therefore, that the balance of convenience heavily weighs in favor of the plaintiff.
As the Court has indictated in connection with the defendant's motion to dismiss the complaint, the Court is of the opinion that the complaint states a cause of action. It has been held by the Supreme Court in Textile Workers Union of America v. Lincoln Mills, 353 U.S. 448, 77 S. Ct. 912, 1 L. Ed. 2d 972, that the courts may grant specific performance of a covenant in a contract between a labor union and an employer to arbitrate grievances. While here both sides are willing and are undertaking to arbitrate, the complaint here seeks to make this arbitration effective. If the Court has power to order specific performance of such a covenant, it has collateral power to take steps that would prevent rendering the result of the arbitration futile and ineffective. If this injunction is not granted and the defendant eventually loses the arbitration it would have to bring its operations back to Washington. In the meantime, a great deal of inconvenience and expense will have been incurred by the employees. In fact, the employer would be in a situation where it would have to unscramble an omelet. On the other hand, as heretofore stated, the only effect of the injunction so far as the defendant is concerned would be a few weeks' delay.
The question has arisen whether the Norris-LaGuardia Act bars the granting of such an injunction. It is an ironical thing in a way for an employer to object to the granting of an injunction at the behest of a labor union as being in contravention of the Norris-LaGuardia Act. The Norris-LaGuardia Act, as is well known, was passed to prevent injunctions being granted at the behest of employers against labor unions or employees generally. The Norris-LaGuardia Act, however, does not by express terms so specify and is not so limited and it has been applied in reverse. Consequently, the Court is confronted with the question whether the particular controversy before it is within the terms of the Norris-LaGuardia Act.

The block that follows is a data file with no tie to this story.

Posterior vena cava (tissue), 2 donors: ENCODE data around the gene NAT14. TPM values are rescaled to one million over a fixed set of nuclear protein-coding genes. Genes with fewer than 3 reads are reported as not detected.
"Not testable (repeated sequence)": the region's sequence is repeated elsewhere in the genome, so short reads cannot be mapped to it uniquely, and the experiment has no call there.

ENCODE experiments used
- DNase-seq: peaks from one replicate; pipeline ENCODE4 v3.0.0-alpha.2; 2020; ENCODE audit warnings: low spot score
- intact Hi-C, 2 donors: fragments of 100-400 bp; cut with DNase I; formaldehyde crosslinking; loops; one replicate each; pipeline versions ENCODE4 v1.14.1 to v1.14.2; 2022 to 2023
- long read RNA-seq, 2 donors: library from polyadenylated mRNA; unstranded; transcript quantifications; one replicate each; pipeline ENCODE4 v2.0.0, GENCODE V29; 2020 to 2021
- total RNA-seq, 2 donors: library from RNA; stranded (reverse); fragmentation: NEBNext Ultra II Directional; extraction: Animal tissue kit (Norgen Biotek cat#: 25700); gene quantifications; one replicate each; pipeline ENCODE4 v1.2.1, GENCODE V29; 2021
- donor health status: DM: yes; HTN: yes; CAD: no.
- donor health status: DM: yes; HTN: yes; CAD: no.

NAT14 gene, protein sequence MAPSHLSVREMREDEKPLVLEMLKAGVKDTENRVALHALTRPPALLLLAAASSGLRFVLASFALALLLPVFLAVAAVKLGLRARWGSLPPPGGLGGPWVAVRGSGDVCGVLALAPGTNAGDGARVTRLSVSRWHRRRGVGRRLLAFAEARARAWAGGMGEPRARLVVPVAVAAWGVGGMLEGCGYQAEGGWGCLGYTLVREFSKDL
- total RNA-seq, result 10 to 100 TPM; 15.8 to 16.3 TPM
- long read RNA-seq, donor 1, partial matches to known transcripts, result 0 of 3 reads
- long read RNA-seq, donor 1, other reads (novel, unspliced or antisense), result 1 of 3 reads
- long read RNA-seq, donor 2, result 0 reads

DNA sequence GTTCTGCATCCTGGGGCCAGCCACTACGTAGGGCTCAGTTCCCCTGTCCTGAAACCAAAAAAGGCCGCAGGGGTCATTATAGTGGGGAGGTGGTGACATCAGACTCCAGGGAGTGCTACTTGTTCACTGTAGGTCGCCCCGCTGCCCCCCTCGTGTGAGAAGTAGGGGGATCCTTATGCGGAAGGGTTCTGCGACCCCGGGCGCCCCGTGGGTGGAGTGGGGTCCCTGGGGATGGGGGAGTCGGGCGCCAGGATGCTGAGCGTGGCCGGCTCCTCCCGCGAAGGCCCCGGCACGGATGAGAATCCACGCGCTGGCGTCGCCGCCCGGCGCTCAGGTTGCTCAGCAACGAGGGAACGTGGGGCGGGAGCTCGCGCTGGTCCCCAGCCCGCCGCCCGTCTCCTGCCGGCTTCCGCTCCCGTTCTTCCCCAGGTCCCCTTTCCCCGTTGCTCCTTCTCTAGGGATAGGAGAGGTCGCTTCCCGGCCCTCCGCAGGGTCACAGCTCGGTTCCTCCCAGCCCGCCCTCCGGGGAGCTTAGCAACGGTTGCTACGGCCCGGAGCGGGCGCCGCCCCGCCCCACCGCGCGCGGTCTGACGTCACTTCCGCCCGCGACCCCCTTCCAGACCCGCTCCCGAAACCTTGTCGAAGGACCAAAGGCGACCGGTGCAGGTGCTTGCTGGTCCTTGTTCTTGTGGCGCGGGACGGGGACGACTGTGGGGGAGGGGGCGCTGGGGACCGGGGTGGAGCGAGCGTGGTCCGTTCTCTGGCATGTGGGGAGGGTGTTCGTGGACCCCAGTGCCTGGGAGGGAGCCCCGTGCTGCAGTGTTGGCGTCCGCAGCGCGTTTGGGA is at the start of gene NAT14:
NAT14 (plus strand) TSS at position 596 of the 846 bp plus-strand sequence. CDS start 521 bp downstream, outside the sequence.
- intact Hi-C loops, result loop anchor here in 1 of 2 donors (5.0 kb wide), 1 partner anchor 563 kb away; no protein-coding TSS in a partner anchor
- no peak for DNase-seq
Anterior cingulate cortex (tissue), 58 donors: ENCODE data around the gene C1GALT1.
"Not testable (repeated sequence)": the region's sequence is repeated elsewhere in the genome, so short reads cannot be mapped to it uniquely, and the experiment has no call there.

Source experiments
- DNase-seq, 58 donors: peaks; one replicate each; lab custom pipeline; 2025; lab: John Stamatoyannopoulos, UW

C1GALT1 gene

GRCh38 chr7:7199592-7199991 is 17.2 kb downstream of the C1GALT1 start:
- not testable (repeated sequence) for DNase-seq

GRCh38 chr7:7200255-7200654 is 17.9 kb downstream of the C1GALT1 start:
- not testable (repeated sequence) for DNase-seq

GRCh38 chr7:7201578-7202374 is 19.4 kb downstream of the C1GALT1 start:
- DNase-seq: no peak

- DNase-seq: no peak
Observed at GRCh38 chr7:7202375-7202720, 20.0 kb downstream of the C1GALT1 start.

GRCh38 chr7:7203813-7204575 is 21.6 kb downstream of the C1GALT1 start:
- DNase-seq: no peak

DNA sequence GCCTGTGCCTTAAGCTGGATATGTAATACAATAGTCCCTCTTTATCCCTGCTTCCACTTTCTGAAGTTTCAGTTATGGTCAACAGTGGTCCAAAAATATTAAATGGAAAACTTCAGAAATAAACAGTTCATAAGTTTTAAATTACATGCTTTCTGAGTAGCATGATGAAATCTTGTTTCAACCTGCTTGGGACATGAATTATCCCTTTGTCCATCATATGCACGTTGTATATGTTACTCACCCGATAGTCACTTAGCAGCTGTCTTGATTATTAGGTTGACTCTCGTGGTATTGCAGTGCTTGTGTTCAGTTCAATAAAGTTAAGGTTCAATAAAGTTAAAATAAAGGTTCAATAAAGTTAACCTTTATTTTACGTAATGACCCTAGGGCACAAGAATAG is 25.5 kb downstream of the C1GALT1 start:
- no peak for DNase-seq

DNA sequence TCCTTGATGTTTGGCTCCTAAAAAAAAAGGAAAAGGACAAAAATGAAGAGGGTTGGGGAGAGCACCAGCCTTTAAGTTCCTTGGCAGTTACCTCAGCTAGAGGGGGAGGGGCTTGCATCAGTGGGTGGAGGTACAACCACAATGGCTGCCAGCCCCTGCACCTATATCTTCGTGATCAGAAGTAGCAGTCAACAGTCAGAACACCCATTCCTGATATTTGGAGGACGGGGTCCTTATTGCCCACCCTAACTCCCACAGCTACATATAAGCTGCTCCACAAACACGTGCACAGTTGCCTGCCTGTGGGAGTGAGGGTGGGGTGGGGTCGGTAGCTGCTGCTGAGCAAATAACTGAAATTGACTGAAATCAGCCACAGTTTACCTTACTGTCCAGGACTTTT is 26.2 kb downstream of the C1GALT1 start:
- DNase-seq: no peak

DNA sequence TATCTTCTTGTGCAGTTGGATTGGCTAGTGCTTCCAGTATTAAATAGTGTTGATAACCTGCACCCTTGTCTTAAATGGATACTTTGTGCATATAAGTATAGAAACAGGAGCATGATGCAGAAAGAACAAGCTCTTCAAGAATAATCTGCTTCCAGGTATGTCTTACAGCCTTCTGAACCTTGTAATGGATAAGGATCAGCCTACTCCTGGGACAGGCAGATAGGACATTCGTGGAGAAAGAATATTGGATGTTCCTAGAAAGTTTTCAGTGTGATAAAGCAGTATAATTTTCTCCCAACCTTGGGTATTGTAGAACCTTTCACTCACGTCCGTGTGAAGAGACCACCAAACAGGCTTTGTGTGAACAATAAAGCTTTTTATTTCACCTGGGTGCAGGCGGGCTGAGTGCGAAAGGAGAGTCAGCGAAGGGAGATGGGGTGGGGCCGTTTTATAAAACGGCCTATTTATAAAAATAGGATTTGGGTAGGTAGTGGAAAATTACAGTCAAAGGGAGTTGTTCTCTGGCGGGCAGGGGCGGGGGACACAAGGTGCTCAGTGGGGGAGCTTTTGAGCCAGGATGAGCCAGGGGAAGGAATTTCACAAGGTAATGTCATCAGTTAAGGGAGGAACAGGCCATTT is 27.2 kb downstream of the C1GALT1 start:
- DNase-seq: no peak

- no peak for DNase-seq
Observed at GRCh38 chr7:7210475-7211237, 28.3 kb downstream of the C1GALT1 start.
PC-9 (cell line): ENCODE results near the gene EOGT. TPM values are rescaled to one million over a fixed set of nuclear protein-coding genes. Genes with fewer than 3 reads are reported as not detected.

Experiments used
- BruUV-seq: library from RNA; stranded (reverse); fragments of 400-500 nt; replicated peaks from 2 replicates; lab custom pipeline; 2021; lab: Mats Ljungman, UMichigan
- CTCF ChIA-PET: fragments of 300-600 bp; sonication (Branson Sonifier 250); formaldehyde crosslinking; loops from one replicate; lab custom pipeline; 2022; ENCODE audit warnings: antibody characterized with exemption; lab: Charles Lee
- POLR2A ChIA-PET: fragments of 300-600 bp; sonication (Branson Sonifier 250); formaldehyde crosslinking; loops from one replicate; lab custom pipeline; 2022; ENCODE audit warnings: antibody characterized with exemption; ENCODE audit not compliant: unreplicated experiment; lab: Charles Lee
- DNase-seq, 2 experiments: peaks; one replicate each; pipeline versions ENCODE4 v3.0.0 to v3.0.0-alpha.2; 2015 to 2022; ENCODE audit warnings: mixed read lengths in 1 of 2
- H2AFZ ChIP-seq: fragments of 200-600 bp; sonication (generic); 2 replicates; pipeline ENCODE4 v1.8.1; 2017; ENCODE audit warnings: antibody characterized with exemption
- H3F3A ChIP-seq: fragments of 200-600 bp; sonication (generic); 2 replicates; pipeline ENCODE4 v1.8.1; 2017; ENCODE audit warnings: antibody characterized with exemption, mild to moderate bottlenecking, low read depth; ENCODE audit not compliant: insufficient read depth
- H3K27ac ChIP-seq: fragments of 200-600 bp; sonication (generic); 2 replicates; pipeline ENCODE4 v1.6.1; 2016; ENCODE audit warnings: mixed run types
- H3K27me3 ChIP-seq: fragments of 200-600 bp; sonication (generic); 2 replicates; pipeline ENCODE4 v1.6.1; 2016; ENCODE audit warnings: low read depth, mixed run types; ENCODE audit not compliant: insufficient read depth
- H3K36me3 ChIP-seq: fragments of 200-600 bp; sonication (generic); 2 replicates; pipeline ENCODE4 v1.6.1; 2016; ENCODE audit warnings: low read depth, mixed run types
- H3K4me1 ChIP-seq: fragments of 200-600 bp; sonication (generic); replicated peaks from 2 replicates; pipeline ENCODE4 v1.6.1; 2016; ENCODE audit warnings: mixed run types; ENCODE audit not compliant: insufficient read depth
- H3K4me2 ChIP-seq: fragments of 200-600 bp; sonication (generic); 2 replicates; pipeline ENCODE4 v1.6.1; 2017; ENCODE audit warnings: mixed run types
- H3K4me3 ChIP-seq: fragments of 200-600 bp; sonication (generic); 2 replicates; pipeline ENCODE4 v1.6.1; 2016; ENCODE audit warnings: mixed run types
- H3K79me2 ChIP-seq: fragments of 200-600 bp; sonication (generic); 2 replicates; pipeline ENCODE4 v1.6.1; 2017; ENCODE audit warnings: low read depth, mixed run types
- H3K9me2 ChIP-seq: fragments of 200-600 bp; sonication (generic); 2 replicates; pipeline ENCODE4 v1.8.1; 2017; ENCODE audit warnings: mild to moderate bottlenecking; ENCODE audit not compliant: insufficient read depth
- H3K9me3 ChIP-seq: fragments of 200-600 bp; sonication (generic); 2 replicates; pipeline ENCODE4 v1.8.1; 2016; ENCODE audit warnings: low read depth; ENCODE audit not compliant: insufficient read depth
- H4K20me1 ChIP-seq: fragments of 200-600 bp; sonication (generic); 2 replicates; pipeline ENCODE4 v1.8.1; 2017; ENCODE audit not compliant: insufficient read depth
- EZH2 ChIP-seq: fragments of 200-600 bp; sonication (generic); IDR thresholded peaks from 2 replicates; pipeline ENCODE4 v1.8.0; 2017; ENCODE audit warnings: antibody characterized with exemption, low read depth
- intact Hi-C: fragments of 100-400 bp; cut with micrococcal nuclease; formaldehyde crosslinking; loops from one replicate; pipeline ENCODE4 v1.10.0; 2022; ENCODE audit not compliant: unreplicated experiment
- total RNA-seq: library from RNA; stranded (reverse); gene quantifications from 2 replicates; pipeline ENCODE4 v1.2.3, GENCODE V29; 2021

The first impression of the Court was that Section 7 of the Norris-LaGuardia Act, 29 U.S.C. § 107, was applicable. That Section, it will be recalled, prohibits the granting of an injunction in connection with a labor dispute unless the Court makes certain findings of fact. On further reflection and reading of the authorities, the Court has reached the conclusion that the Norris-LaGuardia Act does not apply at all to the controversy here involved.
In Textile Workers Union of America v. Lincoln Mills, to which reference has been made, the Supreme Court held that an arbitration clause in a collective bargaining contract may be enforced by an action in equity. The Court also expressly held that the Norris-LaGuardia Act does not apply to such a proceeding. As I have indicated, the action before the Court here is a form of an attempt to force specific performance of an arbitration clause because what it seeks to do is to protect and safeguard the situation in such a manner that the award, when and if made, will be effective and not futile. Consequently, the Court reaches the conclusion that the principle of the Textile Workers case is applicable to the controversy in the instant case and that therefore the Norris-LaGuardia Act does not apply.
Accordingly, the Court will issue a preliminary injunction restraining the defendant from taking any further steps in connection with an endeavor to consummate its projected move of the activities referred to in this action from Washington to Chicago, until after the arbitration is concluded.
A transcript of this oral decision will constitute the findings of fact and conclusions of law.
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